Moscow: Chistaia pechat’, 1929. Single leaf, printed to recto and folded to form four panels. Measuring 17 × 51.5 cm. Lightly creased and rubbed; two columns of text struck through with a single line in blue ink; still about very good.
An advertising leaflet or broadside with a list of Siniaia bluza (The Blue Blouse) groups performing in Moscow in 1929. The Blue Blouse was an experimental agitational theater troupe founded in 1923 at the Moscow School of Journalism. The founder, Boris Iuzhanin (1896-1962) was a journalist interested in a new genre of “live newspaper” a low-tech high entertainment alternative to the emerging radio. The name of the group derived from the work clothes, blue blouses, which the actors wore during the performance. As described by Lynn Mally in her book on amateur Soviet theater: “A performance typically opened with a parade of the “headlines,” followed by from eight to fifteen short vignettes on topics ranging from international affairs to local complaints about factory management. The actors amended their simple work clothes with exaggerated props to identify the role they were performing, such as a top hat for a capitalist or a large red pencil for a bureaucrat. Since the troupe did not need sophisticated stages or lighting, it could perform almost anywhere. In early 1920s Blue Blouse played in clubs, cafeterias, and factory floors throughout Moscow and Moscow province” (Revolutionary Acts: Amateur Theater and the Soviet State, 1917-1938). Always reflecting on current events with humor/satire, and containing an element of folk theater, the performances were tremendously popular with the audiences and cells of Blue Blouse multiplied, eventually operating all over the country.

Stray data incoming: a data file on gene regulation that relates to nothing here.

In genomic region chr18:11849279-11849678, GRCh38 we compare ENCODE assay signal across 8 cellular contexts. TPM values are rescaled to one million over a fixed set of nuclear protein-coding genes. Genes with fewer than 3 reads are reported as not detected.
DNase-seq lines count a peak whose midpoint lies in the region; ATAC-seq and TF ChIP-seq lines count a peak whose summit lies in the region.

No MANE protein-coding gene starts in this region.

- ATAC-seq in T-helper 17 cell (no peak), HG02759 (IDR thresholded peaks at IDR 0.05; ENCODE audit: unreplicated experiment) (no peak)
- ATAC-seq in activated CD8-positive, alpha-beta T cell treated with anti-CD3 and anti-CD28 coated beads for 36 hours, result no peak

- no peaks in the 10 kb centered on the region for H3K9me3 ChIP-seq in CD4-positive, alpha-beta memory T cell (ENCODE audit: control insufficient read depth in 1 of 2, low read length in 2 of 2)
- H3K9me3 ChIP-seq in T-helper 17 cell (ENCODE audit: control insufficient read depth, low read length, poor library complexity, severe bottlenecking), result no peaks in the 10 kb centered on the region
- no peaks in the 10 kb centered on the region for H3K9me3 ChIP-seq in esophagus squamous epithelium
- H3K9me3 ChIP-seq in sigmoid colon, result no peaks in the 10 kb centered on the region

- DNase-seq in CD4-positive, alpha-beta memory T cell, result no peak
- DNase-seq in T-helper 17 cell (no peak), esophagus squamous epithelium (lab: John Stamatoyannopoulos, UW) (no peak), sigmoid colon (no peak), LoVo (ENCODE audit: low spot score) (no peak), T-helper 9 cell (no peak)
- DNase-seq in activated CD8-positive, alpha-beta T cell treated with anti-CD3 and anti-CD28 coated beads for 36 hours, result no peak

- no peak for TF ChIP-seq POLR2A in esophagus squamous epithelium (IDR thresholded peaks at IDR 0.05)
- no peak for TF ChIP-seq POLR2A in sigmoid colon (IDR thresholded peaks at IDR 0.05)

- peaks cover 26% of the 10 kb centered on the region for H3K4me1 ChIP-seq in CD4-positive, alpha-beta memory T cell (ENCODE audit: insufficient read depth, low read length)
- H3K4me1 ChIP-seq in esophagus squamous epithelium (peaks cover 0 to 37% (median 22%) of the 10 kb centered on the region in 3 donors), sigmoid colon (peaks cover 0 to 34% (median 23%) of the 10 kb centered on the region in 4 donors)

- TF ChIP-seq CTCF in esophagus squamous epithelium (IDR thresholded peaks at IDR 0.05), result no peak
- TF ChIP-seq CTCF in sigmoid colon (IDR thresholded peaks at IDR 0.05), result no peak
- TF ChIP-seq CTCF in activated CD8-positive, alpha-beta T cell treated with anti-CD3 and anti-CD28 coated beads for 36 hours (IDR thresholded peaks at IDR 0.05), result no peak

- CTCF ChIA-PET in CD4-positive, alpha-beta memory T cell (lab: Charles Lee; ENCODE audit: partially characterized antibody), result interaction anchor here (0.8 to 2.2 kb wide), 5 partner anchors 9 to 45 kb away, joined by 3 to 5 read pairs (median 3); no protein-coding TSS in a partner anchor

This advertisement, most likely inserted into a popular publication, lists the repertory of six separate performing groups a “Base Group,” a “Music Hall Group,” “Main Group,” “Shockworker Group,” “Variete Show Group,” and “United Group”. Written in a humorous tone typical for Blue Blouse, the brochure also delineates the prices and terms of hire, including Moscow but also towns and villages outside the city. Although the groups were composed of untrained actors, they did receive some financial backing from the state, and were able to count major authors such as Vladimir Mayakovsky, Nikolai Aseev, and Sergei Tretiakov among their skit writers. In addition to these, this leaflet also lists Arkhangel'skii, Kirsanov, Iuzhanin and many other lesser known writers. One of 2000 copies printed.
Book ID: P6336